# Base (topology)

A basis or base of a topology is a collection $\mathcal{B}$ of sets in a topological space $(X,\tau)$ that classify the set of open sets of the space.

1. For any basis $\mathcal{B}$, the union of the sets in $\mathcal{B}$ is equal to $X$. Phrased differently, for any element $x \in X$, there exists a basis set $A \in \mathcal{B}$ such that $x \in A$.
2. For any two sets $A, B \in \mathcal{B}$, given an element $x \in A \cap B$, then there exists another set $C \in \mathcal{B}$ such that $x \in C \subset A \cap B$.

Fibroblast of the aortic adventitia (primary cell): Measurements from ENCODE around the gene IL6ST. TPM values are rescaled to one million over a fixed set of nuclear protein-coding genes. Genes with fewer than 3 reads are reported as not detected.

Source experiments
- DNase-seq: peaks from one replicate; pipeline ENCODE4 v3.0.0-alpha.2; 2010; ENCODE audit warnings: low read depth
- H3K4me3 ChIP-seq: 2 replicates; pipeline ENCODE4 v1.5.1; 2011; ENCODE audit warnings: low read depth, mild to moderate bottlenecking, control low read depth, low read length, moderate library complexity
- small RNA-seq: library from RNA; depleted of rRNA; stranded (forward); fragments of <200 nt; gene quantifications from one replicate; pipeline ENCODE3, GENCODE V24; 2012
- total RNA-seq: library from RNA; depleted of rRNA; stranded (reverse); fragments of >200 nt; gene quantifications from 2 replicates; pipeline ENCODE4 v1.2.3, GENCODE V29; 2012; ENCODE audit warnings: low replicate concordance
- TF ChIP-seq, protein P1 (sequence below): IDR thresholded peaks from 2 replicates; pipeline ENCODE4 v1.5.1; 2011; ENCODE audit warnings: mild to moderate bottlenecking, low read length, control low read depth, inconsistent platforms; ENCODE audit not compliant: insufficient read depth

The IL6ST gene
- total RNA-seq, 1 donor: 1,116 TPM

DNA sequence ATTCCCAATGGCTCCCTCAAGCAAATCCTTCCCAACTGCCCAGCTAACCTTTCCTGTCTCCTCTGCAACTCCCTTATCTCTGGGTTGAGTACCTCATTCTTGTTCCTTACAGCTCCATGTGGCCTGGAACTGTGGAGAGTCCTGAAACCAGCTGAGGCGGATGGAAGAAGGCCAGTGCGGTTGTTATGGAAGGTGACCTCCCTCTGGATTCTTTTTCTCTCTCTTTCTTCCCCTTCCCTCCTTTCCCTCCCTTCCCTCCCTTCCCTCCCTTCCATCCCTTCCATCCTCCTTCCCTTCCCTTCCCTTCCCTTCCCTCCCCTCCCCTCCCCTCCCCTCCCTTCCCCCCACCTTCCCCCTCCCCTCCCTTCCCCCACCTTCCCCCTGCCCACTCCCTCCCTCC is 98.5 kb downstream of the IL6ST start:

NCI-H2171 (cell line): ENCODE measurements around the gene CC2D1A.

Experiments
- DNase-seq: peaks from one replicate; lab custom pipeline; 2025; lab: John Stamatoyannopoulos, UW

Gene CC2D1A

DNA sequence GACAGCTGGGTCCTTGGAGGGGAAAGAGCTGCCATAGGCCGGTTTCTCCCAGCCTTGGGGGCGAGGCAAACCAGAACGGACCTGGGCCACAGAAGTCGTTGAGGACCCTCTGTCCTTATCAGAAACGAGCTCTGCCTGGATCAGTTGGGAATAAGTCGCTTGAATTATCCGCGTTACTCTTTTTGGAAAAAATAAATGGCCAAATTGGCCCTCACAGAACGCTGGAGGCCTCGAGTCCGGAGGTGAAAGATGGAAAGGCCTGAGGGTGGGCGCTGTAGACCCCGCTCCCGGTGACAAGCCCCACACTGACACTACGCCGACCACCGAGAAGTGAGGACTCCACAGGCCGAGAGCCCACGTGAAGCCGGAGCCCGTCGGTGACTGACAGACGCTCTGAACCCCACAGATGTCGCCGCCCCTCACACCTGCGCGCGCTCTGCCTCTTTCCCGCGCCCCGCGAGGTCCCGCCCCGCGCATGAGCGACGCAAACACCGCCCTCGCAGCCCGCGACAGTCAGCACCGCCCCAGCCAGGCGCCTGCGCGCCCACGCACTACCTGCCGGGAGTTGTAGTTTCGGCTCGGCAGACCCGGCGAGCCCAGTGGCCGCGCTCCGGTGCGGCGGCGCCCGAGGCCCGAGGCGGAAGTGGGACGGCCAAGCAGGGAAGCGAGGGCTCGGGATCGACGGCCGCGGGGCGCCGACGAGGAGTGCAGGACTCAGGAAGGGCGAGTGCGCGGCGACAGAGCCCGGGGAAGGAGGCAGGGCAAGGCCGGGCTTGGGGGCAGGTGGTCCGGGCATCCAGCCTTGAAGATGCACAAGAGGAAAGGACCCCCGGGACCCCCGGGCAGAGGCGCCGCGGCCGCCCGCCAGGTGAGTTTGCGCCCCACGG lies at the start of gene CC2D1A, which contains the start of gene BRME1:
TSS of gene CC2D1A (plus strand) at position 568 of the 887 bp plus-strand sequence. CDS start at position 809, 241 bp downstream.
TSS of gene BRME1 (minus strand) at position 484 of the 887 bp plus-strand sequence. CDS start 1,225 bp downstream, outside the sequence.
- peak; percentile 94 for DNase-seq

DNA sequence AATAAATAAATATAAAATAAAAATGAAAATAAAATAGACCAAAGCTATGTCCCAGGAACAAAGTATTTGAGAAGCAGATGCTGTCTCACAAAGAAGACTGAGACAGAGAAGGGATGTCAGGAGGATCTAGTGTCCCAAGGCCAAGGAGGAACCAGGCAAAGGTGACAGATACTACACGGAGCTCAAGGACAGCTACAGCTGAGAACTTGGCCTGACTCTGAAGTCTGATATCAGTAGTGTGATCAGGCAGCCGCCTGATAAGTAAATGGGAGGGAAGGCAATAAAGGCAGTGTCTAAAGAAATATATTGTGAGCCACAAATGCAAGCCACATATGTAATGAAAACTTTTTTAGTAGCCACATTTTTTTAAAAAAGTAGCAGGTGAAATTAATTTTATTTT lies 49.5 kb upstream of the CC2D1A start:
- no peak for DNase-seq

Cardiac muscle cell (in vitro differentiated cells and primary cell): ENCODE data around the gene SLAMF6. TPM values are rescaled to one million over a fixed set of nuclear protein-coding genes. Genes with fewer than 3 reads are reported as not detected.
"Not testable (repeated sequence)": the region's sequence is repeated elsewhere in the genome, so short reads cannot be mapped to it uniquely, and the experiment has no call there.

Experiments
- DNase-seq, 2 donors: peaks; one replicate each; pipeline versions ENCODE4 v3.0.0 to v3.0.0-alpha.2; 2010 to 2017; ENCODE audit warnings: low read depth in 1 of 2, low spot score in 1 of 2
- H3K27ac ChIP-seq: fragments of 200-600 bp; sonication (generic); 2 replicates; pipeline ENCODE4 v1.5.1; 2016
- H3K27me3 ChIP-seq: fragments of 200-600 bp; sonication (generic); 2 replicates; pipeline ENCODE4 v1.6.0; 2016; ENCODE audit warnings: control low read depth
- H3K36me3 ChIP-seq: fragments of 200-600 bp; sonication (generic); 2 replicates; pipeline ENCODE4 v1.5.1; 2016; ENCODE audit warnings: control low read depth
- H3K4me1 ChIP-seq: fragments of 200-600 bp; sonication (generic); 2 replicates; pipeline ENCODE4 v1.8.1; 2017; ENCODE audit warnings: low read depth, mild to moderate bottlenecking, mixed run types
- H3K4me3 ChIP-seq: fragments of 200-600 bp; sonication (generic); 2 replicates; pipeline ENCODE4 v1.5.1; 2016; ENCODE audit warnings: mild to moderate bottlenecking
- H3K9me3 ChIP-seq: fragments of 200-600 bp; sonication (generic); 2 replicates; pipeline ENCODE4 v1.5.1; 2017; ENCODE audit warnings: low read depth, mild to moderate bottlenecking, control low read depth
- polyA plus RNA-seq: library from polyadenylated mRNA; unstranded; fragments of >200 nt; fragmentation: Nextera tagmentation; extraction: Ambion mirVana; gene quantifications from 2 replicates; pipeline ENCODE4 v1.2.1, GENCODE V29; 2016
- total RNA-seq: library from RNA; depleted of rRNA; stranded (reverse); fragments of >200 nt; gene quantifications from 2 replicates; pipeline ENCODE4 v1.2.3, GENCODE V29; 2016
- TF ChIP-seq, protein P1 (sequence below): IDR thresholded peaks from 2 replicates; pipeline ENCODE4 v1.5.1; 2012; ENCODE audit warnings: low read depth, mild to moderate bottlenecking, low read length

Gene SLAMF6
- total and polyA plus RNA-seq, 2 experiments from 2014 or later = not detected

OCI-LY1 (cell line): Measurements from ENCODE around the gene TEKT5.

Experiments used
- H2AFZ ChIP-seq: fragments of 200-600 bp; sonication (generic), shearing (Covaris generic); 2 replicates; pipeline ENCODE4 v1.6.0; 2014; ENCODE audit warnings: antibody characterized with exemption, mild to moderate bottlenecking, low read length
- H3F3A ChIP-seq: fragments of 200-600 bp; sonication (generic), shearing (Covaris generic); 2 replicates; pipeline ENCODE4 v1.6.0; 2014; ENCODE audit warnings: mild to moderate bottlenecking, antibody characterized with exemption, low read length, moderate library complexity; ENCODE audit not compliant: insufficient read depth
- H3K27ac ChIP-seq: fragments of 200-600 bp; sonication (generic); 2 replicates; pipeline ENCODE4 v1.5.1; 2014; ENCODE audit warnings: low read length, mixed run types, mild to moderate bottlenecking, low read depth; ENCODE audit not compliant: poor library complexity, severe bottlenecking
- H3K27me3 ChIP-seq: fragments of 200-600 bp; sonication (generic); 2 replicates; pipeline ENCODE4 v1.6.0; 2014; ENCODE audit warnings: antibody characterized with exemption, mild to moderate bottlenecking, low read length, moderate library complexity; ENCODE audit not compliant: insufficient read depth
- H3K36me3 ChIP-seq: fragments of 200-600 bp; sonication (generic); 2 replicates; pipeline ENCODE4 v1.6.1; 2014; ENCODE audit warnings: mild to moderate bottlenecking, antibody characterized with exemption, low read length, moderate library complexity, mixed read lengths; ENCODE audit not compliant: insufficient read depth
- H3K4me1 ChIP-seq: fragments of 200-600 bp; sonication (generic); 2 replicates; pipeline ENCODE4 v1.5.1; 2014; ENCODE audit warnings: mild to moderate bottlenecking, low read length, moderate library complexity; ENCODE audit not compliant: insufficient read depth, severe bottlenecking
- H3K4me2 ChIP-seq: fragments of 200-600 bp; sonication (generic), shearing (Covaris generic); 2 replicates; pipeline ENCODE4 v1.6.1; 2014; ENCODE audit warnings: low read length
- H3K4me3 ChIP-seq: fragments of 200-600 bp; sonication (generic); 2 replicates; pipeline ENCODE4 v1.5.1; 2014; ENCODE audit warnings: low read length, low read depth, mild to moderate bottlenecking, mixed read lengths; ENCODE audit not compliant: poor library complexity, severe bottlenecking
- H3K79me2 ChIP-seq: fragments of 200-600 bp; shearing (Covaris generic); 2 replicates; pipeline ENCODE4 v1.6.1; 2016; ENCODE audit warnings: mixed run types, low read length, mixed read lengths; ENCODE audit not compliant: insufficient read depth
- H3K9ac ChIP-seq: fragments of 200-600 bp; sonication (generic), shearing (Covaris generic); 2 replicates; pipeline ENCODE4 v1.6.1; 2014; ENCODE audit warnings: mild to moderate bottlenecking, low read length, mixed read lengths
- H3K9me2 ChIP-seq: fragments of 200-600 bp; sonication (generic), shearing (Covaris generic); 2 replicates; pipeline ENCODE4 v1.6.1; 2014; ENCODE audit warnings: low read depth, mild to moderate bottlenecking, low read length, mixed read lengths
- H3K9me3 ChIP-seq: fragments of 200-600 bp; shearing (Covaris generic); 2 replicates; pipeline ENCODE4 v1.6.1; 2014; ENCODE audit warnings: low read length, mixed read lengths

This definition is very useful for comparing different topologies. In particular, we have the following theorem:

Theorem: In a space $X$, given two topologies $\tau$ and $\tau'$, then $\tau \subset \tau'$ iff for any basis element $B \in \mathcal{B}$ and any element $x \in B$, there exists a basis element $B' \in \mathcal{B}'$ such that $x \in B' \subset B$.

## Sub-basis

A sub-basis $\mathcal{S}$ of $X$ is a collection of sets whose union is $X$. The collection of intersection of sets in $\mathcal{S}$ forms a basis $\mathcal{B}$ on $X$.